Monday

25th Jun 2018

Letter

Nordic contribution to global goals

  • Nordic countries decided on Monday to launch a new initiative to respond to an increased global interest in Nordic sustainability policies and products. (Photo: Magnus Fröderberg/norden.org)

Two years ago, we joined leaders from all over the world and set ambitious targets for global development. At summits in New York and Paris, we agreed to halt climate change, eradicate poverty and reduce inequality.

Achieving the historic goals set in the Paris climate agreement and the UN 2030 Agenda will require much hard work from all of us.

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... our join as a group

  • The new initiative aims to share knowledge of six flagship projects on the themes Nordic Green, the Nordic Gender Effect and Nordic Food & Welfare. (Photo: Magnus Fröderberg/norden.org)

As part of our contribution, the Nordic prime ministers are launching the initiative: Nordic Solutions to Global Challenges.

We want to enter into dialogue and partnerships with other regions, share our good solutions with them and get to know about theirs.

We all have a lot to learn, including here in the Nordic Region.

Decades of working together have helped our countries to enjoy economic growth, protect the environment and maintain our social values. We must keep up the good work.

The Nordic Region is the most integrated region in the world. By working closely together, our countries were the first to succeed in decoupling economic growth from climate change.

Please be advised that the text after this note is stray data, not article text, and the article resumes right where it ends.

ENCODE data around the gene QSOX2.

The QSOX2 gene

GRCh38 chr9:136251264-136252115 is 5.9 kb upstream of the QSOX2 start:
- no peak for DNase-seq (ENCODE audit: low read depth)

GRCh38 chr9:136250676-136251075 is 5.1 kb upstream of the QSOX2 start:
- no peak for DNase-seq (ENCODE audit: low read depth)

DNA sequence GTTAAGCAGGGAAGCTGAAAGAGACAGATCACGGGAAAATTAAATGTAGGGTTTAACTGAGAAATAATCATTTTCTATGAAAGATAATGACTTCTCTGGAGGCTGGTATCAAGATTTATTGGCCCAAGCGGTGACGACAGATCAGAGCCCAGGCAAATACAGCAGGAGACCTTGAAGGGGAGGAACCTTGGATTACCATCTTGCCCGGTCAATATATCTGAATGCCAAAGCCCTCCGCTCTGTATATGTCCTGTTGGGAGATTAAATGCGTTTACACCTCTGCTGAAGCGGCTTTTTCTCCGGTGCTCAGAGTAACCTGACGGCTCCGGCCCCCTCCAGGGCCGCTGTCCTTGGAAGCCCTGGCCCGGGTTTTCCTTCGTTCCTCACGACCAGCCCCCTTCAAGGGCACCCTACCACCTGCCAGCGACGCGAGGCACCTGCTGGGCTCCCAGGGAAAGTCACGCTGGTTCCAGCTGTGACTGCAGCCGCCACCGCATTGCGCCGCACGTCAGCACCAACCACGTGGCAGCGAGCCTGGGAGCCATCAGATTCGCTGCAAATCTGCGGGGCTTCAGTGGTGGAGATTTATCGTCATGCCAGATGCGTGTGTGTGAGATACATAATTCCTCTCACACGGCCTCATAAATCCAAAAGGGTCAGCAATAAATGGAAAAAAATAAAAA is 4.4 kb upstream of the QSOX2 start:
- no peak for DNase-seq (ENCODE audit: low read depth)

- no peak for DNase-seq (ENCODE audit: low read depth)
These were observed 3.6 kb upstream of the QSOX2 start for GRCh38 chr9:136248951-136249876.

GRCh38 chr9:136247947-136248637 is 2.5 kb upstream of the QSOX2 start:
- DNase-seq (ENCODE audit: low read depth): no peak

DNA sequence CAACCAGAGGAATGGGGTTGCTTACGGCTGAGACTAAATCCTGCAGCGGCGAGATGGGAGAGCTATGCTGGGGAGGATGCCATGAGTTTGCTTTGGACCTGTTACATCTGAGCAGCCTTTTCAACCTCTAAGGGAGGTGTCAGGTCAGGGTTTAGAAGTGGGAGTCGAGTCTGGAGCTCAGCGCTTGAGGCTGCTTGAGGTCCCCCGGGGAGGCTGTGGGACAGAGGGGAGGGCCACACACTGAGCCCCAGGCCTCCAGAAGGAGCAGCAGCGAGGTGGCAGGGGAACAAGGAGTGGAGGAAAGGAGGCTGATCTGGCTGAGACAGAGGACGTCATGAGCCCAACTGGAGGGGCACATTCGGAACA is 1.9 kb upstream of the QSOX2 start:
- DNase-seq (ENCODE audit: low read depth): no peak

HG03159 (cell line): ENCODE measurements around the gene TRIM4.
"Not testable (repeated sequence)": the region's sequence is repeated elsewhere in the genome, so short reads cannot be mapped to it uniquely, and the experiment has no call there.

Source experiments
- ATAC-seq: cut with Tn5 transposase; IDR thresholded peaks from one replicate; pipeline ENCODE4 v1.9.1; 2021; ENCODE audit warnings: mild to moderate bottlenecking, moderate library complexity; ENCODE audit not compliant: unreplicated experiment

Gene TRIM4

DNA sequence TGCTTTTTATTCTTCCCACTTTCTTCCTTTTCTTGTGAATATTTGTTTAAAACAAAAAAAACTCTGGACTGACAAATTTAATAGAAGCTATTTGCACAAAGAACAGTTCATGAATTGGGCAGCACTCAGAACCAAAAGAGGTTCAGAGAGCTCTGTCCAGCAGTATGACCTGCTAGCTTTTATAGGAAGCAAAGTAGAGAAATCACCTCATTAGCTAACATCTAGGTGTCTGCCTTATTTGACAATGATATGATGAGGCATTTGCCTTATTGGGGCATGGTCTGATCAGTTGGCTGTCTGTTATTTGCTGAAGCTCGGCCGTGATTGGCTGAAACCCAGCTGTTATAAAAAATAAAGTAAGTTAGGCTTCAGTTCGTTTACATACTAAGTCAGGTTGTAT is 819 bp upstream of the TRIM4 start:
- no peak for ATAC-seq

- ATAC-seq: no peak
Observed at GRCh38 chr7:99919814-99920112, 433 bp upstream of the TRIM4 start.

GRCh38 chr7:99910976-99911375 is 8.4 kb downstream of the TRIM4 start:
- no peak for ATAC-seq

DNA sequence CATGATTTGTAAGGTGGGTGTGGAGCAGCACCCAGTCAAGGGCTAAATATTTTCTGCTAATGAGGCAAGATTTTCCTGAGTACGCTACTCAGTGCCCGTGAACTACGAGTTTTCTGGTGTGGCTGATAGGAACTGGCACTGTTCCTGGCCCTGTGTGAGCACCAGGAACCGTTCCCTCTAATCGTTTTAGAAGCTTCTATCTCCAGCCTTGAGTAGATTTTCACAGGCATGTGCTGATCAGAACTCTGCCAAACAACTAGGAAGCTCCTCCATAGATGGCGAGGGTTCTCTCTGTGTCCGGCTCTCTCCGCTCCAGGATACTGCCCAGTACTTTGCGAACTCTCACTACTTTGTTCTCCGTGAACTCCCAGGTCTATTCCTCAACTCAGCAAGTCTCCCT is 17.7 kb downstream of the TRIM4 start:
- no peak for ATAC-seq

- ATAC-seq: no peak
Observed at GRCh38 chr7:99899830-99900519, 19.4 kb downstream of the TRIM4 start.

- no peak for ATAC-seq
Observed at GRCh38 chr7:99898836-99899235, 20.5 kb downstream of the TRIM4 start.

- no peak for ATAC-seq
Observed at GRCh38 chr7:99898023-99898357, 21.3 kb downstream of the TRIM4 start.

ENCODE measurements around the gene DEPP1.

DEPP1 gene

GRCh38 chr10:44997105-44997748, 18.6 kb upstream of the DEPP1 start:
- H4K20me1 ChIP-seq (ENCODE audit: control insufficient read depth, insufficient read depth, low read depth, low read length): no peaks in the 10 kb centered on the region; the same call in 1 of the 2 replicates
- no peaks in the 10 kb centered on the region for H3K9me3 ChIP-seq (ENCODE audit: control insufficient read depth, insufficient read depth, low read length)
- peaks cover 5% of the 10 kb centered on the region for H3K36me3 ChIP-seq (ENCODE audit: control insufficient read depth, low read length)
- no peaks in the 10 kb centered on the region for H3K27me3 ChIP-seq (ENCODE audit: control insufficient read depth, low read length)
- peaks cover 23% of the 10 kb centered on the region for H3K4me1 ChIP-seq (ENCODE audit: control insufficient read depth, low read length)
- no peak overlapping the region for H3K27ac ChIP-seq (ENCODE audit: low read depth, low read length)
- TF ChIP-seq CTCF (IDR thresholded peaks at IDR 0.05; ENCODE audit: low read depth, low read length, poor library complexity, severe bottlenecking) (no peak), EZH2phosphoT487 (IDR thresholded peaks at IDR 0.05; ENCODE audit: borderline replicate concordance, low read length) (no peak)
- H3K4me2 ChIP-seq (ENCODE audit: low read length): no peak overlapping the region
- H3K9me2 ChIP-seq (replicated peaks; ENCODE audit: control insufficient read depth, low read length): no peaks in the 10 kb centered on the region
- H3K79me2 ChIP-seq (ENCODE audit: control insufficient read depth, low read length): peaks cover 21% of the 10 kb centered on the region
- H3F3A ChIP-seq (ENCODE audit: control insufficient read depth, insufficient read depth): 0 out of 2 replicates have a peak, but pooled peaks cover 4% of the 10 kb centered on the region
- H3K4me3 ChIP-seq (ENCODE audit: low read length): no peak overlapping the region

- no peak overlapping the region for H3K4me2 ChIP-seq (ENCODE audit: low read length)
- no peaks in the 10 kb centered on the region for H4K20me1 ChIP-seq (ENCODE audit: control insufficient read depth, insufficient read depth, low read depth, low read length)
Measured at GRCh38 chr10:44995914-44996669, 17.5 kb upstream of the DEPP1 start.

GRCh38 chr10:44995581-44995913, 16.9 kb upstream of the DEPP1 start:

For almost two decades now, we have been reducing our dependency on fossil fuels and cutting greenhouse gas emissions, without negatively affecting jobs and the economy.

One thing we want to share with the rest of the world is the work we have done in making cities good places to live. Another is what we have learned about renewable energy, and market models for sustainable energy investment.

The Nordic Region has long led the way when it comes to the relationship between gender equality and economic growth. Investment in gender equality in the labour market – for example, parental leave and high-quality childcare – has been crucial in making this one of the most prosperous regions in the world.

We have learned a great deal about the benefits of having a high proportion of women in work, and we want to share this with parts of the world where gender equality is not the norm.

The same applies to a number of positions of strength in welfare, for example: innovative Nordic solutions for dealing with the challenges of an ageing population.

Many of the Nordic initiatives to produce healthy, tasty and sustainable food could also be introduced elsewhere, helping countries where food producers face environmental challenges and where malnutrition and obesity are problems.

Sharing what we have learned will help the world to make progress towards the ambitious targets set by global leaders two years ago. It will also enhance the global business potential of Nordic companies, create jobs and generate continued growth and prosperity in the region.

It is a win-win situation – for the Nordic Region and the world.

Erna Solberg, prime minister, Norway ; Lars Løkke-Rasmussen, prime minister, Denmark ; Juha Sipilä, prime minister, Finland ; Bjarni Benediktsson, prime minister, Iceland ; Stefan Löfven, prime minister, Sweden

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